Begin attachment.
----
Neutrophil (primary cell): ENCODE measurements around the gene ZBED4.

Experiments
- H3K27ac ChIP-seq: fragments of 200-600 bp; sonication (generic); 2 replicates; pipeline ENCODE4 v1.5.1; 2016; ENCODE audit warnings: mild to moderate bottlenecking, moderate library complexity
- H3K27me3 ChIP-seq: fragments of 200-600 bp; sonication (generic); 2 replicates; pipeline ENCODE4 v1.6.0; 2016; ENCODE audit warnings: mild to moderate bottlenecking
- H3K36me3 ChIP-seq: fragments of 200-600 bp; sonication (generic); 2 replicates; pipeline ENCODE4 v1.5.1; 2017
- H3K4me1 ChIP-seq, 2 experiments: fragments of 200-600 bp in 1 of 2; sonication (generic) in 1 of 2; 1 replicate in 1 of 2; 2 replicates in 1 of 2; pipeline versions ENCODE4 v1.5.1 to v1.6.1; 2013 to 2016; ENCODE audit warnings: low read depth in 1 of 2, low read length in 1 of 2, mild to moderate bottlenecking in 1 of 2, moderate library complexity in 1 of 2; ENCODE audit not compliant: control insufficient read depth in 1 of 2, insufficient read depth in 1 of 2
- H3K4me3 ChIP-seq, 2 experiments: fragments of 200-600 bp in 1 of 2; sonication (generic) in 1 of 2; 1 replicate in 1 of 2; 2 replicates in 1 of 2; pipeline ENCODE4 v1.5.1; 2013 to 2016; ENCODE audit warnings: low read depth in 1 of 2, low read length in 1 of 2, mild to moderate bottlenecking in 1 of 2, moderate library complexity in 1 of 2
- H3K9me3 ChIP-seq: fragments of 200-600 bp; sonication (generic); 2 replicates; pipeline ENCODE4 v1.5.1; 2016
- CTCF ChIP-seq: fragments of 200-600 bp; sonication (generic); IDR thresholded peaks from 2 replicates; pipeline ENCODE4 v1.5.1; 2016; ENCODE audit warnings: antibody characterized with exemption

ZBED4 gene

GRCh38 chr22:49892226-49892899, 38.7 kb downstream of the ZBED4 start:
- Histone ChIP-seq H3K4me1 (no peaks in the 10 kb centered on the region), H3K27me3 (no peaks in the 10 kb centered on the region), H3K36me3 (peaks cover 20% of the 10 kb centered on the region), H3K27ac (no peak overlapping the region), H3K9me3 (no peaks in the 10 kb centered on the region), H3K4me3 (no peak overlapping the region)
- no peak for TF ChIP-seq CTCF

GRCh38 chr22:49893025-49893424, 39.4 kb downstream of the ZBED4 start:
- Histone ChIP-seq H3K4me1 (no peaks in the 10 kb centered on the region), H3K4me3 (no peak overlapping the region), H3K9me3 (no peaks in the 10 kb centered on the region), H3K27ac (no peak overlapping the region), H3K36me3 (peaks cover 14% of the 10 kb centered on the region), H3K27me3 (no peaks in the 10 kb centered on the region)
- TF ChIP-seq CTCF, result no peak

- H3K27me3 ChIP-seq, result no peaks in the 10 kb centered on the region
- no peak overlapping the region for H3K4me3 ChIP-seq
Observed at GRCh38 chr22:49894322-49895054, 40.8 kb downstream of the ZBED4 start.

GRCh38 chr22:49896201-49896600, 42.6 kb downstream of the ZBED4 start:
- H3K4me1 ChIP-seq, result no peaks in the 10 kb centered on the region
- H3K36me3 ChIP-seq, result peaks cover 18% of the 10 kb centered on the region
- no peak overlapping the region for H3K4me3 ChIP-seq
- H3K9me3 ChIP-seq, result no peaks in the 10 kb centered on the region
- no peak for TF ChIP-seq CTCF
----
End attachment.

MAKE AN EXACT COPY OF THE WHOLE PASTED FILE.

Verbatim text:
Neutrophil (primary cell): ENCODE measurements around the gene ZBED4.

Experiments
- H3K27ac ChIP-seq: fragments of 200-600 bp; sonication (generic); 2 replicates; pipeline ENCODE4 v1.5.1; 2016; ENCODE audit warnings: mild to moderate bottlenecking, moderate library complexity
- H3K27me3 ChIP-seq: fragments of 200-600 bp; sonication (generic); 2 replicates; pipeline ENCODE4 v1.6.0; 2016; ENCODE audit warnings: mild to moderate bottlenecking
- H3K36me3 ChIP-seq: fragments of 200-600 bp; sonication (generic); 2 replicates; pipeline ENCODE4 v1.5.1; 2017
- H3K4me1 ChIP-seq, 2 experiments: fragments of 200-600 bp in 1 of 2; sonication (generic) in 1 of 2; 1 replicate in 1 of 2; 2 replicates in 1 of 2; pipeline versions ENCODE4 v1.5.1 to v1.6.1; 2013 to 2016; ENCODE audit warnings: low read depth in 1 of 2, low read length in 1 of 2, mild to moderate bottlenecking in 1 of 2, moderate library complexity in 1 of 2; ENCODE audit not compliant: control insufficient read depth in 1 of 2, insufficient read depth in 1 of 2
- H3K4me3 ChIP-seq, 2 experiments: fragments of 200-600 bp in 1 of 2; sonication (generic) in 1 of 2; 1 replicate in 1 of 2; 2 replicates in 1 of 2; pipeline ENCODE4 v1.5.1; 2013 to 2016; ENCODE audit warnings: low read depth in 1 of 2, low read length in 1 of 2, mild to moderate bottlenecking in 1 of 2, moderate library complexity in 1 of 2
- H3K9me3 ChIP-seq: fragments of 200-600 bp; sonication (generic); 2 replicates; pipeline ENCODE4 v1.5.1; 2016
- CTCF ChIP-seq: fragments of 200-600 bp; sonication (generic); IDR thresholded peaks from 2 replicates; pipeline ENCODE4 v1.5.1; 2016; ENCODE audit warnings: antibody characterized with exemption

ZBED4 gene

GRCh38 chr22:49892226-49892899, 38.7 kb downstream of the ZBED4 start:
- Histone ChIP-seq H3K4me1 (no peaks in the 10 kb centered on the region), H3K27me3 (no peaks in the 10 kb centered on the region), H3K36me3 (peaks cover 20% of the 10 kb centered on the region), H3K27ac (no peak overlapping the region), H3K9me3 (no peaks in the 10 kb centered on the region), H3K4me3 (no peak overlapping the region)
- no peak for TF ChIP-seq CTCF

GRCh38 chr22:49893025-49893424, 39.4 kb downstream of the ZBED4 start:
- Histone ChIP-seq H3K4me1 (no peaks in the 10 kb centered on the region), H3K4me3 (no peak overlapping the region), H3K9me3 (no peaks in the 10 kb centered on the region), H3K27ac (no peak overlapping the region), H3K36me3 (peaks cover 14% of the 10 kb centered on the region), H3K27me3 (no peaks in the 10 kb centered on the region)
- TF ChIP-seq CTCF, result no peak

- H3K27me3 ChIP-seq, result no peaks in the 10 kb centered on the region
- no peak overlapping the region for H3K4me3 ChIP-seq
Observed at GRCh38 chr22:49894322-49895054, 40.8 kb downstream of the ZBED4 start.

GRCh38 chr22:49896201-49896600, 42.6 kb downstream of the ZBED4 start:
- H3K4me1 ChIP-seq, result no peaks in the 10 kb centered on the region
- H3K36me3 ChIP-seq, result peaks cover 18% of the 10 kb centered on the region
- no peak overlapping the region for H3K4me3 ChIP-seq
- H3K9me3 ChIP-seq, result no peaks in the 10 kb centered on the region
- no peak for TF ChIP-seq CTCF